Using this technology has also raised concerns in the Security community, including the FBI, about ‘smart grids’ vulnerability to simple software tools which can in their simplest form, shut down parts of the electricity grid. Informed opinion is that these ‘attacks’ are likely to spread. The genie is out of the bottle, and the law of unintended consequences doing a happy little jig in the shadows.

The meters themselves are also laughably vulnerable to the notorious alleged ‘magnet hack’ (Look it up yourself), where two strongish electromagnets placed diametrically either side of the meter can slow it down. Simply covering the meters with a Faraday cage (or even common or garden baking foil) type structure can completely block a ‘smart’ meters RF frequency reporting. The trick for the householder of course, is not to get caught doing it, or blame someone else (Anti Smart meter campaigners, notorious ‘electrosensitives‘ – catch my drift?) when the RF blocking device (Faraday cage etc) is discovered (“Well I didn’t put it there.”).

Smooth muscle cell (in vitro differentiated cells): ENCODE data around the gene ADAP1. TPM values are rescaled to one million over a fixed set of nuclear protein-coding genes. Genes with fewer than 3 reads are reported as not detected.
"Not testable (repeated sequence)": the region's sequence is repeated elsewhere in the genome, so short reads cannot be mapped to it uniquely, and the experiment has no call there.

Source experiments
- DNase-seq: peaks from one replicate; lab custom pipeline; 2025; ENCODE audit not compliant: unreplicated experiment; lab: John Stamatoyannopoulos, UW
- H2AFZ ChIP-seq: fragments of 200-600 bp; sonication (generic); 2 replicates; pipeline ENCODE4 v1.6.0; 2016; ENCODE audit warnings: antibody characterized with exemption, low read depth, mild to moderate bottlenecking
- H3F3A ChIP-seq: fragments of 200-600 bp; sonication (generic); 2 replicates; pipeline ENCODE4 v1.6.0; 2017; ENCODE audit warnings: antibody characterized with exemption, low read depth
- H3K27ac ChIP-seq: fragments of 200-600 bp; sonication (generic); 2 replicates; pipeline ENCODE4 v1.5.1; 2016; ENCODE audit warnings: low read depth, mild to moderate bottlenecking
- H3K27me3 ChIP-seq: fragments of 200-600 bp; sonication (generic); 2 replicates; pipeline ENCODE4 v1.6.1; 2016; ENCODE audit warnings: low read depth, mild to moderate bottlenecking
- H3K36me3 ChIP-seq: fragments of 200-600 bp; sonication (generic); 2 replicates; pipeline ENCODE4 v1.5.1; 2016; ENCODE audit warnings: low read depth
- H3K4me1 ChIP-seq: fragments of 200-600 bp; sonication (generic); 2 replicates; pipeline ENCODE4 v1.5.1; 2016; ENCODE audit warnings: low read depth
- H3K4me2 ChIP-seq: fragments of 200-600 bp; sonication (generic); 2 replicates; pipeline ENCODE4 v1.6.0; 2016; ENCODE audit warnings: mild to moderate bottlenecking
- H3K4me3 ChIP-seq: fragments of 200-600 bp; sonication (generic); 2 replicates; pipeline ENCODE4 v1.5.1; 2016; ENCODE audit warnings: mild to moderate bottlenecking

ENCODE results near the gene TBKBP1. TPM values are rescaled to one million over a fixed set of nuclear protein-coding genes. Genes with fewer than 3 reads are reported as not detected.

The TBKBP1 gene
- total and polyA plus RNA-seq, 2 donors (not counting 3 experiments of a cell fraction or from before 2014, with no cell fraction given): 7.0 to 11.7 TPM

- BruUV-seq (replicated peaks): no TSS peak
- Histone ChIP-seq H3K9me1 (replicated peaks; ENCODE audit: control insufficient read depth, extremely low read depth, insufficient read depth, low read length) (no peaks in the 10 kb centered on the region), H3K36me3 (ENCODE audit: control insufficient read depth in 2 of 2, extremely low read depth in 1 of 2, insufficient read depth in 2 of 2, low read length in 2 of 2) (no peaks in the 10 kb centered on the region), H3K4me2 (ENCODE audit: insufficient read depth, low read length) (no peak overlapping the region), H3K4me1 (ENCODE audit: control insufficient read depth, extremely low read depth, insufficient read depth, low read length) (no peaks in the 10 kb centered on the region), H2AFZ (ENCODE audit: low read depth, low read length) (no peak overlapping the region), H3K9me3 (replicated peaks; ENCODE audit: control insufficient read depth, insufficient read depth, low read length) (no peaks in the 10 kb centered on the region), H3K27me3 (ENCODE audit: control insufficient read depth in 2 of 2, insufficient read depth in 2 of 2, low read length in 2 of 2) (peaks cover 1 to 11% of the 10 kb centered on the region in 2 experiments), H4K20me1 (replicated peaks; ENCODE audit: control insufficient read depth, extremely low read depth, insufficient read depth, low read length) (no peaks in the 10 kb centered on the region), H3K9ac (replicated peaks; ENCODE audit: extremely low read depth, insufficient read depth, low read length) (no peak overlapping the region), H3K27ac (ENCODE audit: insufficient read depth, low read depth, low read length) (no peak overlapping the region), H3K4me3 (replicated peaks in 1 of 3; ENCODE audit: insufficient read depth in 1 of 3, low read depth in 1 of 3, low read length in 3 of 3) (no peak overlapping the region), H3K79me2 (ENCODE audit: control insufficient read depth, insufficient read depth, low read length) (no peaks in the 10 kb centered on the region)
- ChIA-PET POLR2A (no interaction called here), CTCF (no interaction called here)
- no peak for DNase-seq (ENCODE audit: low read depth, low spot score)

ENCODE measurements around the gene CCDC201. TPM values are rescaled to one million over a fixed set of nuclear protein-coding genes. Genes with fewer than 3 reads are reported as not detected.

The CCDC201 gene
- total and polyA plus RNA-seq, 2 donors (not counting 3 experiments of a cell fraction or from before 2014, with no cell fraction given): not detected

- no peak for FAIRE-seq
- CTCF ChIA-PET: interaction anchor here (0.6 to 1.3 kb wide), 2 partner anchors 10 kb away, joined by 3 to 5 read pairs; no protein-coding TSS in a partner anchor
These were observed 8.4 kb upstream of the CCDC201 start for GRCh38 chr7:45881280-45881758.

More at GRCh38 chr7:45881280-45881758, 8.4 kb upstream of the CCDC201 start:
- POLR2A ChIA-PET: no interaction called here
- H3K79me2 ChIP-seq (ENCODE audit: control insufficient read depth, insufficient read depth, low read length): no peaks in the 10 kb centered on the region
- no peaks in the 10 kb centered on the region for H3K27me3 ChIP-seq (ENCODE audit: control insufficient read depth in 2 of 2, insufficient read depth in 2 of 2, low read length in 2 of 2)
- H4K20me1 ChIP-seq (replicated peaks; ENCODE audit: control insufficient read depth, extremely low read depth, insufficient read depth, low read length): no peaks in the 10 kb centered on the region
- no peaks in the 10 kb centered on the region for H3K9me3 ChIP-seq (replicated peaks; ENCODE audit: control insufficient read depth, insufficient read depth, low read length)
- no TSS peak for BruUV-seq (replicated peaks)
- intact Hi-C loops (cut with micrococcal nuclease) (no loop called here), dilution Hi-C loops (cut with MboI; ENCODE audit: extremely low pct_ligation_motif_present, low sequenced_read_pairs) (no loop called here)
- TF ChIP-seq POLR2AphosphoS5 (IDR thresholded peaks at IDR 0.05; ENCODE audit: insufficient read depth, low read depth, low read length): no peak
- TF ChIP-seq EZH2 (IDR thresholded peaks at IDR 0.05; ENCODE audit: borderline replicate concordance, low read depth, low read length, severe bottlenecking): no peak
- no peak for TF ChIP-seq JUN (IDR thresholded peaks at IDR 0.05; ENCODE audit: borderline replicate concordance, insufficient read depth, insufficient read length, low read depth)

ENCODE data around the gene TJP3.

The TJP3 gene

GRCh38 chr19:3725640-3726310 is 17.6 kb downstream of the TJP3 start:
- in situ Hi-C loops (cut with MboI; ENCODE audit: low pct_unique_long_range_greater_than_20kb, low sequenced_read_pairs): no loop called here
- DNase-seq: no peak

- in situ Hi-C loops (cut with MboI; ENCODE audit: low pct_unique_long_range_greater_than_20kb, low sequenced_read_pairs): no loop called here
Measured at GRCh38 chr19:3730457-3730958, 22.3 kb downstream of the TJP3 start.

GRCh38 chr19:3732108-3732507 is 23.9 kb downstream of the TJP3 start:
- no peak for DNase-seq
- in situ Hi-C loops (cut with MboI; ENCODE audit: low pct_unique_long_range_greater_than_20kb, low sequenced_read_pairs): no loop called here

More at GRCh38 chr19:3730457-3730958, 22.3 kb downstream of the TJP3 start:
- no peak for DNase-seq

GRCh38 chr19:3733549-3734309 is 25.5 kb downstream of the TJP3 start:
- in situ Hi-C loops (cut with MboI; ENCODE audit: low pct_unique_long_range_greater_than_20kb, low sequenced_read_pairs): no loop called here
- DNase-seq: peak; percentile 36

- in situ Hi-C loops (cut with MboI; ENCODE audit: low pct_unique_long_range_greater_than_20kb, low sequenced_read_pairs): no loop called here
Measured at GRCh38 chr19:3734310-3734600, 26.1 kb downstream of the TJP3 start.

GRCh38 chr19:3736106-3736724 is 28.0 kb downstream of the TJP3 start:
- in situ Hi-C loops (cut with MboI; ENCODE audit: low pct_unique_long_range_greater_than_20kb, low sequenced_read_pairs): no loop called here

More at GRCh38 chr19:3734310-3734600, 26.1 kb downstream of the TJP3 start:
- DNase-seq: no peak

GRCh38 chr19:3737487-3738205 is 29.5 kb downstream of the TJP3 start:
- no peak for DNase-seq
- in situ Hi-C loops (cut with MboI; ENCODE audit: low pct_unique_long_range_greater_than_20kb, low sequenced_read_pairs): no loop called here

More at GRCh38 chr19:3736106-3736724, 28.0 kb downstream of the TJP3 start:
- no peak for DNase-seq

To add insult to injury these smart meter roll outs are being subsidised by Government (actually ‘taxpayer’) as part of a ‘green’ initiative. Which rather makes a better case for smaller government, as all big government demonstrably does is create bigger screw ups on a grander scale.

For more in depth and balanced information on the full range of Smart meter issues, read this article thoroughly.

5 thoughts on “Why ‘Smart Meters’ increase electricity bills”

  1. What the article describes is correct, however BC Hydro (they are the electrical utility where Bill and I live) does not bill residential users based on the increased voltage at start-up, you are billed purely on usage in kWh. While the phenomenom you describe increases kWh minutely it should be almost unnoticeable on your bill. Your bill therefore should be similar to the old mechanical meters.